Low cholesterol levels were associated with suicide in men
ACP J Club. 1997 Mar-Apr;126:50. doi:10.7326/ACPJC-1997-126-2-050
Zureik M, Courbon D, Ducimetière P. Serum cholesterol concentration and death from suicide in men: Paris prospective study I. BMJ. 1996 Sep 14;313:649-51.
To determine whether low or changing serum cholesterol levels are associated with the risk for suicide in men.
Cohort study of men with mean follow-up of 17 years (Paris protective study I).
7746 men who worked for the city of Paris were enrolled in the study. They were native born, aged 43 to 52 years at baseline (1967 to 1972), and had annual cholesterol examinations for up to 4 years after enrollment. 6728 men who had a minimum of 3 cholesterol measurements were studied. Follow-up was until January 1994 or death (95% follow-up).
Assessment of risk factors
Cholesterol levels were taken as the mean of all available measurements and were categorized into 3 levels (low, < 4.78 mmol/L; normal, 4.78 to 6.21 mmol/L; and high, > 6.21 mmol/L). Mean annual change in cholesterol levels was calculated using within-person, linear regression. These mean annual changes were categorized as a decline of > 0.13 mmol/L, change of ≤ 0.13 mmol/L, or an increase of > 0.13 mmol/L per year. Data were adjusted for age, smoking, and mean corpuscular volume.
Main outcome measures
Suicide data were taken from national databases and death certificates.
13% of the men had low cholesterol levels, 56% had normal levels, and 31% had high levels; 18% had decreasing levels, 44% had stable levels, and 38% had increasing levels. 32 men committed suicide during follow-up. Compared with men who had cholesterol levels of 4.78 to 6.21 mmol/L, men in the lower cholesterol level group (< 4.78 mmol/L) had an increased risk for suicide (relative risk [RR] 3.16, 95% CI 1.38 to 7.22, P = 0.007). Higher levels of cholesterol were not associated with suicide (RR 1.28, CI 0.55 to 3.01, P = 0.56). Compared with stable levels of cholesterol (change of ≤ 0.13 mmol/L per y), decreasing levels of cholesterol (RR 2.17, CI 0.97 to 4.84, P = 0.06) or increasing levels of cholesterol (RR 0.72, CI 0.30 to 1.72, P = 0.46) were not associated wiyh suicide. In men with normal or low cholesterol levels, however, declining cholesterol levels (compared with stable or increasing levels) were associated with suicide (RR 2.78, CI 1.13 to 6.82, P = 0.03).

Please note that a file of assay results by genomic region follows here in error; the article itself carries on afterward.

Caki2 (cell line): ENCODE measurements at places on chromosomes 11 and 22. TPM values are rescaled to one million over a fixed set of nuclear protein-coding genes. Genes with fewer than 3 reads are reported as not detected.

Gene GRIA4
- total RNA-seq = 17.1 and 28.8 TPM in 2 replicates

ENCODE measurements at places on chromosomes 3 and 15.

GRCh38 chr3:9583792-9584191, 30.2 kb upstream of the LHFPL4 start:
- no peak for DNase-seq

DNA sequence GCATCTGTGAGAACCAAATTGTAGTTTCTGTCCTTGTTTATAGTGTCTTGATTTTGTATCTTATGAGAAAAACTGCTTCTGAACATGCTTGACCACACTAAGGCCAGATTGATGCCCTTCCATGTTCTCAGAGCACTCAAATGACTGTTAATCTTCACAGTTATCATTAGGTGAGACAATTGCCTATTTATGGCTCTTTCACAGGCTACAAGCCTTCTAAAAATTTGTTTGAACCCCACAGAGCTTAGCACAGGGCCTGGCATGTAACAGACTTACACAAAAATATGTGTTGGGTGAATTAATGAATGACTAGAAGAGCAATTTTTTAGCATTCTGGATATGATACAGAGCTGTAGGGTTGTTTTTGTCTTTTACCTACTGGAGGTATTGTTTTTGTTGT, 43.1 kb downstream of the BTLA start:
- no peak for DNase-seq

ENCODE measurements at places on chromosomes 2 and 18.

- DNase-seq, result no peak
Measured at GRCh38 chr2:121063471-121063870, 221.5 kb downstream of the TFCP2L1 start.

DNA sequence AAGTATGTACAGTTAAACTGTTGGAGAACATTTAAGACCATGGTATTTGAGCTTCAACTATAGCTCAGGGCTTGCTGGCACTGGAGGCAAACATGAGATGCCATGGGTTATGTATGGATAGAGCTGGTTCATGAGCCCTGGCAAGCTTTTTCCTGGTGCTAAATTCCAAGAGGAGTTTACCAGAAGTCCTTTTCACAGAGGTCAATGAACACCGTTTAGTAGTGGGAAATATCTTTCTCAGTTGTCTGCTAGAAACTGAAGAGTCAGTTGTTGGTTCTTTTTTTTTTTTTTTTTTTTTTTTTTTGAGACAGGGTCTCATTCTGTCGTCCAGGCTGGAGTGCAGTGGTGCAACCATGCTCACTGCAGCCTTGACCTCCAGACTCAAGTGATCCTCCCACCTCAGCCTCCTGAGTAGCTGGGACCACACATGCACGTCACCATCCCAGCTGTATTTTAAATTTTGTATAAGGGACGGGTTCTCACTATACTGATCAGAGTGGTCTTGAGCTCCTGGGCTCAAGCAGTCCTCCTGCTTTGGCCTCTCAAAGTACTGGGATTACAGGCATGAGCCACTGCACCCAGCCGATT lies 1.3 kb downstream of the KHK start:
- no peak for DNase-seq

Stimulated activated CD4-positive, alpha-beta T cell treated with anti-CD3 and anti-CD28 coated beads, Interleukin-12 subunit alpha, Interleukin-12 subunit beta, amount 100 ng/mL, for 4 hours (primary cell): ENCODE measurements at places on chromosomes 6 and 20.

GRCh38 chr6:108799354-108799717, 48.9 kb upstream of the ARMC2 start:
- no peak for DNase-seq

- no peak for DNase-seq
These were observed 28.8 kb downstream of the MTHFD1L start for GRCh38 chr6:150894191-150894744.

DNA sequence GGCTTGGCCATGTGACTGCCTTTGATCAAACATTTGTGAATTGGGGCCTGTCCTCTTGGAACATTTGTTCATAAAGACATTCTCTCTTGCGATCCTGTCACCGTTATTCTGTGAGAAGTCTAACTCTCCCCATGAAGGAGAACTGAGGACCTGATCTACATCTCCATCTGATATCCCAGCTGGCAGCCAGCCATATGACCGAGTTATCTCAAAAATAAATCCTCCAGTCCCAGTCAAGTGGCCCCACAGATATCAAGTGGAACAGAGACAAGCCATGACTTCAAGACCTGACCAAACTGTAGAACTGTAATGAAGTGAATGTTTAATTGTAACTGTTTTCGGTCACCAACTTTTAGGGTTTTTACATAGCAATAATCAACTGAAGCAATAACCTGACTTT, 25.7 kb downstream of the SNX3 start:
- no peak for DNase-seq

Low mean cholesterol levels and declining cholesterol levels combined with normal or low cholesterol levels were associated with an increased risk for suicide in men.
Source of funding: No external funding.
For article reprint: Dr. M. Zureik, National Institute of Health and Medical Research (INSERM), Unit 258, Hôpital Broussais, 96 rue Didot, 75014-Paris, France. FAX 33-1-45-43-42-69.
Zureik and colleagues present an observational study designed to assess cardiovascular risk factors. It was not specifically designed to test the hypothesis that low or changing cholesterol levels are related to suicide rates; however, the results did show an association between low serum cholesterol levels and increased suicide rates. This type of analysis of a secondary data set has fundamental problems, including a lack of appropriate stratification for occupation, income level, and comorbid conditions.
Longitudinal follow-up of a cohort of participants leaves us with another hypothesis-generating exercise that catches the attention of the media and may bring a wave of the "worried well" to their physicians asking for tests for low serum cholesterol levels.
The subgroup finding of this study, that suicide was associated with declining cholesterol levels in men with normal or low cholesterol levels, might seem worrisome for interventions intended to lower cholesterol. Fortunately, recent randomized trials of cholesterol-lowering agents do not bear this out (1).
Walter W. Rosser, MD
University of TorontoToronto, Ontario, Canada
Walter W. Rosser, MD
University of Toronto
Toronto, Ontario, Canada